The company has come a long way in 150 years from making hoof buffers and solid tires for carriages to today's advanced tire tech.  - Photo: Continental

The company has come a long way in 150 years from making hoof buffers and solid tires for carriages to today's advanced tire tech. 

Photo: Continental

Tire manufacturer Continental is celebrating its 150th year in business in 2021. The company was founded in Hannover, Germany, in 1871. Today, Continental has nearly 15,000 employees in the United States. Worldwide, three out of every four vehicles on the road are equipped with the company’s tires or automotive technologies. And, an estimated 1 billion people place their trust in Continental every day.

Before cars were even invented, the company began by manufacturing horse “hoof buffers” along with solid tires for carriages and bicycles. In 1904, Continental was the first company in the world to develop automobile tires with a patterned tread, and four years later invented the detachable rim. On the year of its 50th anniversary, in 1921, Continental produced its first commercial truck tires, and became the first German company to produce tires reinforced with pliable cords rather than linen fabric. Six years later, it launched the very first pneumatic tractor tire in Europe.

Did you know? Until 1926, tires were white due to the use of natural rubber latex. Carbon black was added in 1926 as a reinforcing agent to give the tire more resistance to wear and aging. It also gave tires their new characteristic color: black.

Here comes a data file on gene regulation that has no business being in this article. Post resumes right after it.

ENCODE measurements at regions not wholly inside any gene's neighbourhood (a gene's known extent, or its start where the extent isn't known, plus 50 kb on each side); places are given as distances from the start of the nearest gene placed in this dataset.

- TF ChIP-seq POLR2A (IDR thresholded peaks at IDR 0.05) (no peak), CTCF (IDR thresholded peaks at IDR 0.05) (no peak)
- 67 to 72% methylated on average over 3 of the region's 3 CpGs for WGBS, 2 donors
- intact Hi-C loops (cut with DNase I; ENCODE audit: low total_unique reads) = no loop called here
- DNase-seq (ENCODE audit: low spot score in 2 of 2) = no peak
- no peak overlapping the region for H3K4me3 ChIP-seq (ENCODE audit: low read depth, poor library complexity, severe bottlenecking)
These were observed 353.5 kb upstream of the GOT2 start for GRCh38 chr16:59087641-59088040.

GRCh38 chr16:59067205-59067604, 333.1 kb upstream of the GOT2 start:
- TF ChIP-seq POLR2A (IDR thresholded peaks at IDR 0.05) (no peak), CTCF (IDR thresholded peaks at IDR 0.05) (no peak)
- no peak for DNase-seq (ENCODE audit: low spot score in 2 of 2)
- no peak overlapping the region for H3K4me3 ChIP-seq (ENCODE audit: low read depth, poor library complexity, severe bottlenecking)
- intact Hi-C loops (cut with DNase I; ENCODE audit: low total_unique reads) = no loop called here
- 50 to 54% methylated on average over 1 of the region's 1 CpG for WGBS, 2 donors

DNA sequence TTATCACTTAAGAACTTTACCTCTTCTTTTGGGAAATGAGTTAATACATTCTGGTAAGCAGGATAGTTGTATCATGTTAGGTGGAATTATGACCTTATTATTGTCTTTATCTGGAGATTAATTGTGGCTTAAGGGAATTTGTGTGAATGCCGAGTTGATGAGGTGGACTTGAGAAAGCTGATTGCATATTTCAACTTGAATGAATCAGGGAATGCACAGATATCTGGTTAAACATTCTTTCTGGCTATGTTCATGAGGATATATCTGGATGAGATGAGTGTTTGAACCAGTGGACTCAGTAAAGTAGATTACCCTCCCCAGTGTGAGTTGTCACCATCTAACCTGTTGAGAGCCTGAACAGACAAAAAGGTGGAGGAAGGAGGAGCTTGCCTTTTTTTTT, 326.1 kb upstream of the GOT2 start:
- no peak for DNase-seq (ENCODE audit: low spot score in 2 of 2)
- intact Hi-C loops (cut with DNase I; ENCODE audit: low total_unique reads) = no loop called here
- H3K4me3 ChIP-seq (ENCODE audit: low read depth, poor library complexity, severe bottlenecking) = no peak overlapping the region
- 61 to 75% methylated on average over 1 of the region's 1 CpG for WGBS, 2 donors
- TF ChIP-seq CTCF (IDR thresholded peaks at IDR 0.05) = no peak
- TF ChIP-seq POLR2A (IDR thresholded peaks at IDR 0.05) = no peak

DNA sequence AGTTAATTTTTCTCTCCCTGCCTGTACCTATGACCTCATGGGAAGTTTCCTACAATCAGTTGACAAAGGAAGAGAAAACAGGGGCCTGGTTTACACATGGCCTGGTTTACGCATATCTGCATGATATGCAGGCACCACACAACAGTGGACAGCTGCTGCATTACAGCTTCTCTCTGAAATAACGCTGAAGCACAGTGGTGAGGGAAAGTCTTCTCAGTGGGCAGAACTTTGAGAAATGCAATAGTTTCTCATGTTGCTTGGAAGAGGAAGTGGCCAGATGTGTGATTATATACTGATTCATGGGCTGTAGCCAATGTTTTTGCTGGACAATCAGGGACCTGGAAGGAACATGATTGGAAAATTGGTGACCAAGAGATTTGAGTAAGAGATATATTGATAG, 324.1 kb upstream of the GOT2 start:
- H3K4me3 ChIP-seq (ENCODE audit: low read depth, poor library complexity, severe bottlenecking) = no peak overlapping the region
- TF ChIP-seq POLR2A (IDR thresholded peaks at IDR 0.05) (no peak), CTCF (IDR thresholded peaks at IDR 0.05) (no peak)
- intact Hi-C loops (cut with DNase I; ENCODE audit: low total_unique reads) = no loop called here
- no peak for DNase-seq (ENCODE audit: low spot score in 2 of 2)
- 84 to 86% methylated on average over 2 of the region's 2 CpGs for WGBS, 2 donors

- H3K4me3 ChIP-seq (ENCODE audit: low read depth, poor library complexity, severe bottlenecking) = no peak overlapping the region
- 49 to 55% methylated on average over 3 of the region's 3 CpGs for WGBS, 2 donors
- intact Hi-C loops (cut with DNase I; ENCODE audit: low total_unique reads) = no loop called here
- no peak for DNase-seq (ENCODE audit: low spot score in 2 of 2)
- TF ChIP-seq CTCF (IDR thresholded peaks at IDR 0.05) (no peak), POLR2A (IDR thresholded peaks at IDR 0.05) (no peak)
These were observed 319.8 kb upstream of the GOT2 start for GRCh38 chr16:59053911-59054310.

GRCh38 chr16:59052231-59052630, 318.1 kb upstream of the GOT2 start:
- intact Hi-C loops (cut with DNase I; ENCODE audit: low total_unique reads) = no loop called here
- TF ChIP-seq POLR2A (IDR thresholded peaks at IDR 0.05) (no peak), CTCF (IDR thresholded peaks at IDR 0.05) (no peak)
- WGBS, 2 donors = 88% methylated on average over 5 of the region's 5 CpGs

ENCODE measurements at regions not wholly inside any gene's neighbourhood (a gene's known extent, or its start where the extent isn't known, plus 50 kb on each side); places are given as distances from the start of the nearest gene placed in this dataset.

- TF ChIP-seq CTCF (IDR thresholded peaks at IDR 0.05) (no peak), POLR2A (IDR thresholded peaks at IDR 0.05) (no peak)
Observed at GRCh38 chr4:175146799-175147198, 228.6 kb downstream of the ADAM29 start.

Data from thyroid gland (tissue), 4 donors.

The following decades saw continued innovation. In 1955, Continental was the first company to develop air springs for trucks and buses, and the first German company to start manufacturing tubeless car tires, which it had patented after World War II.

By the 1960s, widespread production of radial tires had begun, and Continental employed 26,800 people. It revolutionized the solid tire segment, which are used on forklift trucks, airport vehicles, and other heavy-duty industrial applications, with its ContiSuperElastic tires, leading to what is today the industry standard abbreviation for the category: CSE. In 1967, the company opened the Contidrom test track, which is still used as a global standard today in tandem with the Uvalde Proving Grounds in Texas, where tires have been tested since 1959.

By 1988, the company had almost doubled in size, employing 45,900 people around the world. It had acquired Uniroyal and Semperit in Europe, and General Tire in the United States. Within the next 10 years, the company reinforced its position as a global tire manufacturer by adding sites in Central and South America, Africa, and Eastern Europe. After a 10-year hiatus, Continental re-entered the OTR construction and mining tires segment in 2015, and shortly thereafter restarted production of radial agricultural tires.

Mobility

In 1968, the first electronically controlled driverless car took to the track at the Contidrom, to the amazement of the press and public. More than 400 news outlets reported on the event, with one publication calling it the “Ghost Car.” The car was used to test the performance of Continental’s tires. But the company didn’t stop there.

In 2007, Continental became one of the top five largest automotive suppliers worldwide, and remains involved in actively shaping the future of mobility. In 2012, a highly automated Continental test vehicle was launched in the U.S., covering 15,000 miles of public roads – without any accidents. Today, Continental has a global fleet of automated and autonomous driving test vehicles. They collect data covering more than 9,000 miles per day. The result is around 100 terabytes of data and corresponds to around 50,000 hours of driving footage.

A supercomputer evaluates these test drives and creates virtual worlds in which further real test drives can be simulated. This virtual simulation enables up to 5,000-mile test drives per hour, helping to significantly shorten development times for automated and autonomous driving technologies.